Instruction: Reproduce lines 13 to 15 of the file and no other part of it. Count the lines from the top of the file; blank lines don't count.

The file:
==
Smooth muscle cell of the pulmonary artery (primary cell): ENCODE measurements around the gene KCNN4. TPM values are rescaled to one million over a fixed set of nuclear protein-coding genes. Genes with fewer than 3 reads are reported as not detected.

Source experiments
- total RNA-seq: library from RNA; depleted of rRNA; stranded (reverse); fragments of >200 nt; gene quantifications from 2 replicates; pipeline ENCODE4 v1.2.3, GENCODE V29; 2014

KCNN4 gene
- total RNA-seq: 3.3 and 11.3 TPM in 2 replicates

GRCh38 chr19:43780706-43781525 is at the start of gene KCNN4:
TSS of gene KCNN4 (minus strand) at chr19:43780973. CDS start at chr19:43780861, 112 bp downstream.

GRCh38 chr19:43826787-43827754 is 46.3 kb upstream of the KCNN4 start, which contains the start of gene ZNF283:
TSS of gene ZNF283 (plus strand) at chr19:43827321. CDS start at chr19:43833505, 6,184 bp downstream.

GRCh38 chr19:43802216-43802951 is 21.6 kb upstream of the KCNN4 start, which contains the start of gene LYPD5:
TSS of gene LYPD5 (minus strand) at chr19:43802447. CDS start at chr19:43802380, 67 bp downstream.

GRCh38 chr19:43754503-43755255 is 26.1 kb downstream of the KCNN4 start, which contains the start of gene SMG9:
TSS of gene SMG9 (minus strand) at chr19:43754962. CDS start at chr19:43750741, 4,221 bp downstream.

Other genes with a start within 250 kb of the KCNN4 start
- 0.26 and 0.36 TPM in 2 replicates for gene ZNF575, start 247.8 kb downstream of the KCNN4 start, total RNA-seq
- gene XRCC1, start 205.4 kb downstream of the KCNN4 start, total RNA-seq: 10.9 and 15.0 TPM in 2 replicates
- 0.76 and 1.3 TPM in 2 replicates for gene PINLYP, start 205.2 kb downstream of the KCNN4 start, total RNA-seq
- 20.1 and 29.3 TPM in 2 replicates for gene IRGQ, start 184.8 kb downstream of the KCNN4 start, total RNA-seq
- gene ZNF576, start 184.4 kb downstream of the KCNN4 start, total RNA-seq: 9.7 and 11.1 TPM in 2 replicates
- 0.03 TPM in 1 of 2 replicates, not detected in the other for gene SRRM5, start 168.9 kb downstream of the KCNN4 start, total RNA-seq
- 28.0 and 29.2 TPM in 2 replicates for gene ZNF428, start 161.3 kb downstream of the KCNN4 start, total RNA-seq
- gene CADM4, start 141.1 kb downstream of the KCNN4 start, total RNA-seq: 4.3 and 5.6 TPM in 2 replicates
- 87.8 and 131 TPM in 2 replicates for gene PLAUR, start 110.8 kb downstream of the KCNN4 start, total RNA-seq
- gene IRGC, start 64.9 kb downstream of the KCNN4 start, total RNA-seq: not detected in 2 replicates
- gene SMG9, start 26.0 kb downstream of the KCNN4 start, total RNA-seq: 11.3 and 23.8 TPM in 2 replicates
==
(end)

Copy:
TSS of gene SMG9 (minus strand) at chr19:43754962. CDS start at chr19:43750741, 4,221 bp downstream.

Other genes with a start within 250 kb of the KCNN4 start
- 0.26 and 0.36 TPM in 2 replicates for gene ZNF575, start 247.8 kb downstream of the KCNN4 start, total RNA-seq